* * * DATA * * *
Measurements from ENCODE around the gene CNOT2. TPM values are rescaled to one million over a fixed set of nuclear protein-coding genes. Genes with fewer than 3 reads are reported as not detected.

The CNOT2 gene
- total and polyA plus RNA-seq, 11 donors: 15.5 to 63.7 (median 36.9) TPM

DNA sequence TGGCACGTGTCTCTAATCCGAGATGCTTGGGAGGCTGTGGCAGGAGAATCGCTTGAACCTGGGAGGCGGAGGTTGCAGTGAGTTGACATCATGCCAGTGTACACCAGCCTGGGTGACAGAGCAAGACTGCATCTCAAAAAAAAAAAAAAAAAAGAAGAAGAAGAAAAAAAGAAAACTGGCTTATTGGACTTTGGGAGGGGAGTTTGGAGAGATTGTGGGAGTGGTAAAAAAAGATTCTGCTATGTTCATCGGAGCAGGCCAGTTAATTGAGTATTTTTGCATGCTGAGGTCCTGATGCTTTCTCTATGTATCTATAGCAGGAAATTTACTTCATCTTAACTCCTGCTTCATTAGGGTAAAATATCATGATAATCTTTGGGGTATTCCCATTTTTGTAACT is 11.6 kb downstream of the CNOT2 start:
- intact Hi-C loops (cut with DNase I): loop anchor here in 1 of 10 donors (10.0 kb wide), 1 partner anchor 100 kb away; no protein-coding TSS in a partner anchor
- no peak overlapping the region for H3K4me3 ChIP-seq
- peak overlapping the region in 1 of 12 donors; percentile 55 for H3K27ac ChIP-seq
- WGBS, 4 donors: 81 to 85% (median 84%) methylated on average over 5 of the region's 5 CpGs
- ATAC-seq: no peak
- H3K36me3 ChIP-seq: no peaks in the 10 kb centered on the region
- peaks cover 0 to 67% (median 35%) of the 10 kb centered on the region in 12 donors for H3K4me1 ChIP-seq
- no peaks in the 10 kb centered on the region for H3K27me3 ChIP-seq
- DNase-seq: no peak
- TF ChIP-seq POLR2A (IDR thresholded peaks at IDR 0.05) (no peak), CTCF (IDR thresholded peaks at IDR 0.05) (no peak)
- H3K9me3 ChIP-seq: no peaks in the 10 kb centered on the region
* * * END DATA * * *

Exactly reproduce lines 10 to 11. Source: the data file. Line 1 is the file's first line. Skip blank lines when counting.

- H3K36me3 ChIP-seq: no peaks in the 10 kb centered on the region
- peaks cover 0 to 67% (median 35%) of the 10 kb centered on the region in 12 donors for H3K4me1 ChIP-seq